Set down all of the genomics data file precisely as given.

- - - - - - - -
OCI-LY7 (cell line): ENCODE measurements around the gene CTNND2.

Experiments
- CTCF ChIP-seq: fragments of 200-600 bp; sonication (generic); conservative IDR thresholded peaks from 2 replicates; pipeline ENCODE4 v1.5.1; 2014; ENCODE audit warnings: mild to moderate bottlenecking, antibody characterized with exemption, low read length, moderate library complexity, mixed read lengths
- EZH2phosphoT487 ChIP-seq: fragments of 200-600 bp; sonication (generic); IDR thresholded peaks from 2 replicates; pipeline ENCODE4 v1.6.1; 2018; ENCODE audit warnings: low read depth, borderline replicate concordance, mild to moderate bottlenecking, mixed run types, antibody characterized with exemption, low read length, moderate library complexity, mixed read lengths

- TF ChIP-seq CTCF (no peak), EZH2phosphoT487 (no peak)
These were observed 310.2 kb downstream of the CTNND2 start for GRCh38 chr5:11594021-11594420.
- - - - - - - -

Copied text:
OCI-LY7 (cell line): ENCODE measurements around the gene CTNND2.

Experiments
- CTCF ChIP-seq: fragments of 200-600 bp; sonication (generic); conservative IDR thresholded peaks from 2 replicates; pipeline ENCODE4 v1.5.1; 2014; ENCODE audit warnings: mild to moderate bottlenecking, antibody characterized with exemption, low read length, moderate library complexity, mixed read lengths
- EZH2phosphoT487 ChIP-seq: fragments of 200-600 bp; sonication (generic); IDR thresholded peaks from 2 replicates; pipeline ENCODE4 v1.6.1; 2018; ENCODE audit warnings: low read depth, borderline replicate concordance, mild to moderate bottlenecking, mixed run types, antibody characterized with exemption, low read length, moderate library complexity, mixed read lengths

- TF ChIP-seq CTCF (no peak), EZH2phosphoT487 (no peak)
These were observed 310.2 kb downstream of the CTNND2 start for GRCh38 chr5:11594021-11594420.